13. 13.
    Jalbert J, Gilbert R, Denos Y et al (2012) Methanol: a novel approach to power transformer asset management. IEEE Trans Power Deliv 27(2):514–520CrossRefGoogle Scholar
  14. 14.
    Pahlavanpour B, Duffy G (1993) Development of a rapid spectrophotometry method for analysis of furfuraldehyde in transformer oil as an indication of paper ageing. In: Conference on electrical insulation and dielectric phenomena, 1993 report. IEEE, pp 493–498Google Scholar
  15. 15.
    Kóréh O, Torkos K, Mahara MB et al (1998) Extraction and quantitation of furanic compounds dissolved in oils. J Radioanal Nucl Chem 228(1–2):47–52CrossRefGoogle Scholar
  16. 16.
    ASTM D5837-2005 (2005) Standard test method for furanic compounds in electrical insulating liquids by high-performance liquid chromatography (HPLC)Google Scholar
  17. 17.
    Okabe S, Kaneko S, Kohtoh M et al (2010) Analysis results for insulating oil components in field transformers. IEEE Trans Dielectr Electr Insul 17(1):302–311CrossRefGoogle Scholar
  18. 18.
    Arroyo OH, Fofana I, Jalbert J et al (2016) Relationships between methanol marker and mechanical performance of electrical insulation papers for power transformers under accelerated thermal ageing. IEEE Trans Dielectr Electr Insul 22(6):3625–3632CrossRefGoogle Scholar
  19. 19.
    Schaut A, Autru S, Eeckhoudt S (2011) Applicability of methanol as new marker for paper degradation in power transformers. IEEE Trans Dielectr Electr Insul 18(2):533–540CrossRefGoogle Scholar
  20. 20.
    Gilbert R, Jalbert J, Tétreault P et al (2009) Kinetics of the production of chain-end groups and methanol from the depolymerization of cellulose during the ageing of paper/oil systems. Part 1: standard wood kraft insulation. Cellulose 16(2):327–338CrossRefGoogle Scholar
  21. 21.
    Gilbert R, Jalbert J, Duchesne S et al (2010) Kinetics of the production of chain-end groups and methanol from the depolymerization of cellulose during the ageing of paper/oil systems. Part 2: thermally-upgraded insulating papers. Cellulose 17(2):253–269CrossRefGoogle Scholar
  22. 22.
    Matharage SY, Liu Q, Wang ZD et al (2018) Aging assessment of synthetic ester impregnated thermally non-upgraded kraft paper through chemical markers in oil. IEEE Trans Dielectr Electr Insul 25(2):507–515CrossRefGoogle Scholar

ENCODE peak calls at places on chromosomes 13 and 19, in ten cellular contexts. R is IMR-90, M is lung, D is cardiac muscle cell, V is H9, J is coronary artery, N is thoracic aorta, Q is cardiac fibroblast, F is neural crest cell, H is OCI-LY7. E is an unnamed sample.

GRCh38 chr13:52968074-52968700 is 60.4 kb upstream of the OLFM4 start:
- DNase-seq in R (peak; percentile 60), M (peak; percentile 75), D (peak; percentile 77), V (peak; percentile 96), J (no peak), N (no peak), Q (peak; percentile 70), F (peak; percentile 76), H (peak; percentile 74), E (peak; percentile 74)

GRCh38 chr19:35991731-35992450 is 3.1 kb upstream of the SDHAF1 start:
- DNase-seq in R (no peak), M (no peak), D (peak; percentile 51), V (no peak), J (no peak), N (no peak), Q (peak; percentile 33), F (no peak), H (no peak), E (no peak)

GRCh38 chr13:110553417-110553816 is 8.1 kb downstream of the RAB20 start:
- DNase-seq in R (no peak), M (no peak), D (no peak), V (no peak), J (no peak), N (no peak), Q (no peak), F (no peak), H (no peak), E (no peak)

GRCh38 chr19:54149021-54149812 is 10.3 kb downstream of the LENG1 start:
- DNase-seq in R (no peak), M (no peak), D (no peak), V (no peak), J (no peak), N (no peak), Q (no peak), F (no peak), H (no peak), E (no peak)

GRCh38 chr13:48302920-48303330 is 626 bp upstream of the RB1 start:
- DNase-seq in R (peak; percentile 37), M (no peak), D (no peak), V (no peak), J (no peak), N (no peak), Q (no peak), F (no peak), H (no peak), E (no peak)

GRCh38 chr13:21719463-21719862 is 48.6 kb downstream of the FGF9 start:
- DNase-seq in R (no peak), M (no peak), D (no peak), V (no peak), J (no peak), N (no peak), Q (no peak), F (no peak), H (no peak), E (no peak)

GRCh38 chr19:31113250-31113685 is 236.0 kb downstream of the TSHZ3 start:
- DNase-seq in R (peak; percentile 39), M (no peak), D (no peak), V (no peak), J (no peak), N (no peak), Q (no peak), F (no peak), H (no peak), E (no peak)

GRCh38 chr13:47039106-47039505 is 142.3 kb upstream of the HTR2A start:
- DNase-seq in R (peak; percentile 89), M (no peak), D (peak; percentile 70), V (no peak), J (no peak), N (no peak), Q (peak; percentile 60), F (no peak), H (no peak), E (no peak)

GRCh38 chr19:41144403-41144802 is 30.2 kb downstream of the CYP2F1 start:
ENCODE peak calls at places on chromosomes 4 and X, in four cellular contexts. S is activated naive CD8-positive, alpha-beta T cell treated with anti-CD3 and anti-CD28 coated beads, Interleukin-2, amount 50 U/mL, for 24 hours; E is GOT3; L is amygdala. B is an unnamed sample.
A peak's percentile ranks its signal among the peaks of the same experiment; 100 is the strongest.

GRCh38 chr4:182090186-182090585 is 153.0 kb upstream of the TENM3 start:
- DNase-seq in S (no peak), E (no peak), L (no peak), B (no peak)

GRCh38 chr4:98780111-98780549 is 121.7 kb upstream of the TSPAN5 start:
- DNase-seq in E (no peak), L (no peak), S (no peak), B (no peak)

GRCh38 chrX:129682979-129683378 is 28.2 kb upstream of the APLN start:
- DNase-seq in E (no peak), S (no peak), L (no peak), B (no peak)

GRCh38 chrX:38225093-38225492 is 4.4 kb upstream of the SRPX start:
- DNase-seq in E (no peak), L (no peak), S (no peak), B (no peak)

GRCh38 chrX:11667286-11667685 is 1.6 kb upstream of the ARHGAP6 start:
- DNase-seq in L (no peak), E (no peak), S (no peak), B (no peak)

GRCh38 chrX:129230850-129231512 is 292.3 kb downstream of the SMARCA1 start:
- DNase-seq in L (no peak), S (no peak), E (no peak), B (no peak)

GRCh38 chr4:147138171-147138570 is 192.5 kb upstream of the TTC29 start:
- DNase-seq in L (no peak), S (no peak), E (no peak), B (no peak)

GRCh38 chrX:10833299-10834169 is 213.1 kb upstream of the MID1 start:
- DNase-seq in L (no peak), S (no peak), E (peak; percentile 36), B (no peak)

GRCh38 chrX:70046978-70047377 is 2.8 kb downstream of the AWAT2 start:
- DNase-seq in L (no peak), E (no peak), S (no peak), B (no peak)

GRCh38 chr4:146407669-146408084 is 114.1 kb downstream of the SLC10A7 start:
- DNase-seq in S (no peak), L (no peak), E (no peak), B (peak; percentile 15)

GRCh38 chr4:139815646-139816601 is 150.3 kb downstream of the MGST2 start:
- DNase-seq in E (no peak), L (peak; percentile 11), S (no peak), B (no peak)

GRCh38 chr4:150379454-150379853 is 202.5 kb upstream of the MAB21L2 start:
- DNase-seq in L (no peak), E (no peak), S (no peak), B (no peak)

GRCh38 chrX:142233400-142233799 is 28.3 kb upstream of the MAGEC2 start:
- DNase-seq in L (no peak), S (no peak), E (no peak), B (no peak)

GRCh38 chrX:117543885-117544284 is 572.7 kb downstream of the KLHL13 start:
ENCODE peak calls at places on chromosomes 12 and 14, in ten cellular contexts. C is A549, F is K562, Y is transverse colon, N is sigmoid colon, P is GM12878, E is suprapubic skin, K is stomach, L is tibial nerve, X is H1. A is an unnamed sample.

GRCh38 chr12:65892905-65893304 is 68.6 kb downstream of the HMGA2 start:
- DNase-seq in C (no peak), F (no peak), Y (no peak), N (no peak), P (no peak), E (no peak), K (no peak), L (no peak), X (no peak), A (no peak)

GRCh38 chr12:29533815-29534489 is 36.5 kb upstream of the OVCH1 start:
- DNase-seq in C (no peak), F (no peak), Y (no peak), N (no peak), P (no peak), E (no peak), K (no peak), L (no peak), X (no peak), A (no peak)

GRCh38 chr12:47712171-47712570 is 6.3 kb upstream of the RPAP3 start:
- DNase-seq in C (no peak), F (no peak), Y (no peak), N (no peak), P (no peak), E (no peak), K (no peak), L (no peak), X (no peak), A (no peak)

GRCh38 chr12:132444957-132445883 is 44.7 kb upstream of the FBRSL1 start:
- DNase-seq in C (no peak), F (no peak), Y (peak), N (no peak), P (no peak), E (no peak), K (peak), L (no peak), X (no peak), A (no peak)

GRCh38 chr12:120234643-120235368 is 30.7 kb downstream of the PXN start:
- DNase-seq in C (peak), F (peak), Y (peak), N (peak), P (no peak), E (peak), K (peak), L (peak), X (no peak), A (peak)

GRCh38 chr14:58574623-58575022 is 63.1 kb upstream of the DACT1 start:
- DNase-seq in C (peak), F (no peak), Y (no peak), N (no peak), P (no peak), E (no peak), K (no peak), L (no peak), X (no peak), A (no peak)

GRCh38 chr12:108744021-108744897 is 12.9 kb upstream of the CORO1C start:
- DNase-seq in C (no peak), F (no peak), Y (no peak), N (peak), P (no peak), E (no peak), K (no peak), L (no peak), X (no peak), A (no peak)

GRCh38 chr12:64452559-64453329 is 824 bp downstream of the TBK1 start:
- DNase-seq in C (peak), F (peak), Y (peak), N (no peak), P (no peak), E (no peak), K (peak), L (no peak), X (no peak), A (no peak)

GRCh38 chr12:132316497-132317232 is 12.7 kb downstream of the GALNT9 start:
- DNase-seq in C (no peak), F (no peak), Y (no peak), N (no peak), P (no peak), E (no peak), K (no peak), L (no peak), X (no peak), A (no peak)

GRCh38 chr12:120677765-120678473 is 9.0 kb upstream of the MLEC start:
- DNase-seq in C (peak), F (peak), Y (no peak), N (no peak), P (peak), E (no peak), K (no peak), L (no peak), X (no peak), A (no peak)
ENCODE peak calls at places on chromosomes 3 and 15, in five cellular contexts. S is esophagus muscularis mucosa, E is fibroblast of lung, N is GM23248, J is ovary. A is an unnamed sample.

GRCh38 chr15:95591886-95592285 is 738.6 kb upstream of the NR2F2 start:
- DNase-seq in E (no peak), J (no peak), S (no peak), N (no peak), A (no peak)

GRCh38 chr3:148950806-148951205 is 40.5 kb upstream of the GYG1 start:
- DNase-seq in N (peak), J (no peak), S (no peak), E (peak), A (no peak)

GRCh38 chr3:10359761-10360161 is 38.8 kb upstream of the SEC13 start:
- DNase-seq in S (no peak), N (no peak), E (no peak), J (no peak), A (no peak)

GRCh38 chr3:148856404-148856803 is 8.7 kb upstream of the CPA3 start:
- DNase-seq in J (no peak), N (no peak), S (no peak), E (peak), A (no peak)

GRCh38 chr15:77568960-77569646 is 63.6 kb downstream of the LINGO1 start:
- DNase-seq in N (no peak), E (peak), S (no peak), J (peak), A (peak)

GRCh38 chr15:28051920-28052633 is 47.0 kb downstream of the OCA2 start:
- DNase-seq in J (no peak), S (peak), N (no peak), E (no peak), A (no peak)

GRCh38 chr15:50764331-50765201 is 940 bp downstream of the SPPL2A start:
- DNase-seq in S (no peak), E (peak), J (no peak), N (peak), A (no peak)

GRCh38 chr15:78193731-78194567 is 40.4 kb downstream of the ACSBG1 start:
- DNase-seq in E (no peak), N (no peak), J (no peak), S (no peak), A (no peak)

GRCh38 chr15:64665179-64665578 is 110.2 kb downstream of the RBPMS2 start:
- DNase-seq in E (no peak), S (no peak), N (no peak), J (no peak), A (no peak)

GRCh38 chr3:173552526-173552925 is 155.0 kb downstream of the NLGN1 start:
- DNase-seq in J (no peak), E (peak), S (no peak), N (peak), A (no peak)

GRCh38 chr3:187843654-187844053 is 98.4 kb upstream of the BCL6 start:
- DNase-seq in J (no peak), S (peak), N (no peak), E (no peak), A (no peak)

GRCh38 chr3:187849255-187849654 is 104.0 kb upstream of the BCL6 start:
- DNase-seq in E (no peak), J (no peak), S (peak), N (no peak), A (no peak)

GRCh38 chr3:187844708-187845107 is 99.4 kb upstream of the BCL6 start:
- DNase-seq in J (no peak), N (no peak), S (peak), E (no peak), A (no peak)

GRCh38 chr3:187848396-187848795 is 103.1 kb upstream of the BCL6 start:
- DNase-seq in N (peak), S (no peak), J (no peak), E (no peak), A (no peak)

23. 23.
    Bruzzoniti MC, Maina R, Carlo RMD et al (2014) GC methods for the determination of methanol and ethanol in insulating mineral oils as markers of cellulose degradation in power transformers. Chromatographia 77(15–16):1081–1089CrossRefGoogle Scholar
  24. 24.
    Matharage SY, Liu Q, Wang ZD (2016) Ageing assessment of kraft paper insulation through methanol in oil measurement. IEEE Trans Dielectr Electr Insul 23(3):1589–1596CrossRefGoogle Scholar
  25. 25.
    Molavi H, Yousefpour A, Mirmostafa A et al (2017) Static headspace GC/MS method for determination of methanol and ethanol contents, as the degradation markers of solid insulation systems of power transformers. Chromatographia 80(7):1129–1135CrossRefGoogle Scholar
  26. 26.
    Matharage SY, Liu Q, Davenport E et al (2014) Methanol detection in transformer oils using gas chromatography and ion trap mass spectrometer. In: IEEE, international conference on dielectric liquids. IEEE, pp 1–4Google Scholar
  27. 27.
    Chen S, Ma Y, Qu CT et al (2011) Improvement of chromotropic acid spectrophotometry for determining methanol content in gas production wastewater. J Xi’an Shiyou Univ 26:70–74Google Scholar
  28. 28.
    Guo Q, Small GW (2013) Quantitative determination of methanol and ethanol with synthetic calibration spectra in passive Fourier transform infrared remote sensing measurements. Appl Spectrosc 67(8):913–923CrossRefGoogle Scholar

Copyright information

© The Korean Institute of Electrical Engineers 2019

Authors and Affiliations

  • Qiang Fu
    • 2
  • Lei Peng
    • 2
  • Li Li
    • 2
  • Musong Lin
    • 2
  • Yaohong Zhao
    • 2
  • Shengli Li
    • 1
    Email author
  • Chen Chen
    • 1
  1. 1.Huazhong University of Science and TechnologyWuhanChina
  2. 2.Electric Power Research Institute of Guangdong Power Grid Co., LtdGuangzhouChina

Personalised recommendations